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BY ELIZABETH GYORI
A presidential candidate has an affair with a staffer while in the middle of the race of a lifetime.
Sound like a story ripped from yesterday's headlines?
It's a plotline in "Domestic Affairs" (Weinstein Books, $24), the debut novel by former political fundraiser Bridget Siegel, 35.
Complete with political idealism, scandal and power plays, the book follows character Olivia Greenly, finance director for the presidential campaign of Georgia Gov. Landon Taylor.
In a recent telephone conversation, Siegel discussed the parallels between her fictional story and real campaign life, her own political background and the 2012 presidential campaign.
Specializing in political fundraising, Siegel has worked on numerous campaigns, including Hillary Rodham Clinton's 2000 Senate campaign, Andrew Cuomo's gubernatorial campaign in 2001 and 2002, and the Kerry-Edwards 2004 presidential ticket.
Nowadays, rather than organizing fundraisers for others, Siegel is partying it up at book release events.
How much of this novel is drawn from real life?
It's all true stories, just not one complete true story. I've taken a lot of stories from friends and campaign workers and put together one fictional story out of a lot of true experiences.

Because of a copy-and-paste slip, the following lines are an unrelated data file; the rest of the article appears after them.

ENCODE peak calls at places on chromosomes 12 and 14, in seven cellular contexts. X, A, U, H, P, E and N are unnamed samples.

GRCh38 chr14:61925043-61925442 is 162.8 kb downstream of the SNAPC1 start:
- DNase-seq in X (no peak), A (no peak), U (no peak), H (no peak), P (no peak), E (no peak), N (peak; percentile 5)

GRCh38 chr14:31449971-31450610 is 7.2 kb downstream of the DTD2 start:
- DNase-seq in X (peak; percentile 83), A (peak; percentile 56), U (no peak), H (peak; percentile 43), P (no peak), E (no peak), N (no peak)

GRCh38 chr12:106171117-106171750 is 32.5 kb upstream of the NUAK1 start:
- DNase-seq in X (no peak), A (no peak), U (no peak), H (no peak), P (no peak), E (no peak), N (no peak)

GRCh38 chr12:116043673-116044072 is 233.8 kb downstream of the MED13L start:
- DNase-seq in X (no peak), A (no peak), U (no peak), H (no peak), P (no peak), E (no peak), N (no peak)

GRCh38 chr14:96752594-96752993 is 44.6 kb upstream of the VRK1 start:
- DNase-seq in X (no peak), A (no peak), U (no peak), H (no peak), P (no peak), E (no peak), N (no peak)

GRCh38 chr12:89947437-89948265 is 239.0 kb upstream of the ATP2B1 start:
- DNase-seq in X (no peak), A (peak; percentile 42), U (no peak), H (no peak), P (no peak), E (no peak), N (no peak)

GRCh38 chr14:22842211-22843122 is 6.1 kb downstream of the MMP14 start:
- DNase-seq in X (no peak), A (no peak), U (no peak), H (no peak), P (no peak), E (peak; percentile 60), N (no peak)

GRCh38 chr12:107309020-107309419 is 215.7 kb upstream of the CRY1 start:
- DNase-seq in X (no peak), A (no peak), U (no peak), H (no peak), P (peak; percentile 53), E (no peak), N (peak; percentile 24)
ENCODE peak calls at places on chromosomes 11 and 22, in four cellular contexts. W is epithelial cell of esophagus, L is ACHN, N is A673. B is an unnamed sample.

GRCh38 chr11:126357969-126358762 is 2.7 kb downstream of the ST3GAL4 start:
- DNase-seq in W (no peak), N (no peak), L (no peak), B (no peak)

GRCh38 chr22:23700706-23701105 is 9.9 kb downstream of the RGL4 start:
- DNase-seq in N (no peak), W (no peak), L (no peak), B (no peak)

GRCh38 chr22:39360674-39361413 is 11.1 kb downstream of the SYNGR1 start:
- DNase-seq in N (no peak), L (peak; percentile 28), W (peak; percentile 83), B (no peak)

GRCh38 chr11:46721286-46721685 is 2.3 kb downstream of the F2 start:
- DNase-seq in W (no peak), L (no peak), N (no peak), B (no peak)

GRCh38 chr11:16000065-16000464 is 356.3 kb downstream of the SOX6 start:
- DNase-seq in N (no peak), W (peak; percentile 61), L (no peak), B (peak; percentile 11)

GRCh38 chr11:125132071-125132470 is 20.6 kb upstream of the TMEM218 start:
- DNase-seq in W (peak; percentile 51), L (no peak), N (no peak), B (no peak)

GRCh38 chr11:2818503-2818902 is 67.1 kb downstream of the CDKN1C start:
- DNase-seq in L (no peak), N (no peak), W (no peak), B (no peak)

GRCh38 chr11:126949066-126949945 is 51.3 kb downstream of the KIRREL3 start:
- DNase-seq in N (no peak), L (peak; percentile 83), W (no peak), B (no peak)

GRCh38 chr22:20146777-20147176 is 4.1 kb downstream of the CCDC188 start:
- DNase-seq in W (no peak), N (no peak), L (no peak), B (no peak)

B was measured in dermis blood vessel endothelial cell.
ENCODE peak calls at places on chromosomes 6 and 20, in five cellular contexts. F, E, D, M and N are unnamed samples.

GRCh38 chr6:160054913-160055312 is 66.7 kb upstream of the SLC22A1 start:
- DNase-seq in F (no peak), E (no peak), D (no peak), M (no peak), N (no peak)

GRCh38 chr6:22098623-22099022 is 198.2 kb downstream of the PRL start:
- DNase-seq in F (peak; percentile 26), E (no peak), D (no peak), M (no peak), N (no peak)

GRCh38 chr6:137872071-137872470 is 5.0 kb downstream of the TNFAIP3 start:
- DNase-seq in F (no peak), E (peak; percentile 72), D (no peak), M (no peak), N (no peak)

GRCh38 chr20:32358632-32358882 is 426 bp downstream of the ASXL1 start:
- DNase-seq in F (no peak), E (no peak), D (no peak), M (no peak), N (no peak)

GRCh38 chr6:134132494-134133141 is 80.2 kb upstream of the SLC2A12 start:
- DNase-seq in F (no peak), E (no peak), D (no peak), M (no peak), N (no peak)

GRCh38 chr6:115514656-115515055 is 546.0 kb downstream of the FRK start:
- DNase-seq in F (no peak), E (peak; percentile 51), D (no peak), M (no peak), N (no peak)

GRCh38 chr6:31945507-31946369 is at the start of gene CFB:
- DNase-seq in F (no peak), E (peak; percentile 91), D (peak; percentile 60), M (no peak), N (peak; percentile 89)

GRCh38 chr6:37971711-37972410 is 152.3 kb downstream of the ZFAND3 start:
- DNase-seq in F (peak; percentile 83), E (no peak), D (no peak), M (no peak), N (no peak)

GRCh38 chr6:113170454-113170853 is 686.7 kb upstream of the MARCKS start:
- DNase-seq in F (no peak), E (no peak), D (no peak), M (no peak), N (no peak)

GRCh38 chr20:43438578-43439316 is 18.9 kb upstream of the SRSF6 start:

One thing that surprised me was how luxurious campaign life can be--there are private jets, expensive dinners and many other perks.
I wanted to highlight this inside look into a fundraiser's life. The truth is, there are so many luxurious parts, but the day-to-day is: You're not making any money; you're not sleeping; you're working crazy hours. You get off a private plane, and then you don't have money for a cab home.
Do you think readers will be taken aback by this luxury?
I hope they'll be surprised by it. I think you hear about things like these astronomical figures and crazy dinners at George Clooney's. I hope my book provides a look into what really goes on behind the scenes of those numbers and events.
In the book, you portray a rather dark change in one candidate as the campaign wears on. Would you say this happens in real life?
From what I've heard and what I've seen, the intensity, the amount of hours and the crazy schedules of campaign life really do change a person. I still believe there are people and leaders who make it through and stand on strong moral ground. But it's a very difficult life to lead.
How did you start working on campaigns?
My next-door neighbor in Dix Hills (N.Y.) brought me to a Democratic county lunch when I was about 12.
Do you plan on hitting the campaign trail again?
I'm taking some time to do some writing and some acting. It's a nice change to be able to throw parties that I don't have to raise money for. As of now, I'm burned out. Most people spend about two years in it. I was burned out after six and stayed for 10. So I think I've overstayed in political fundraising.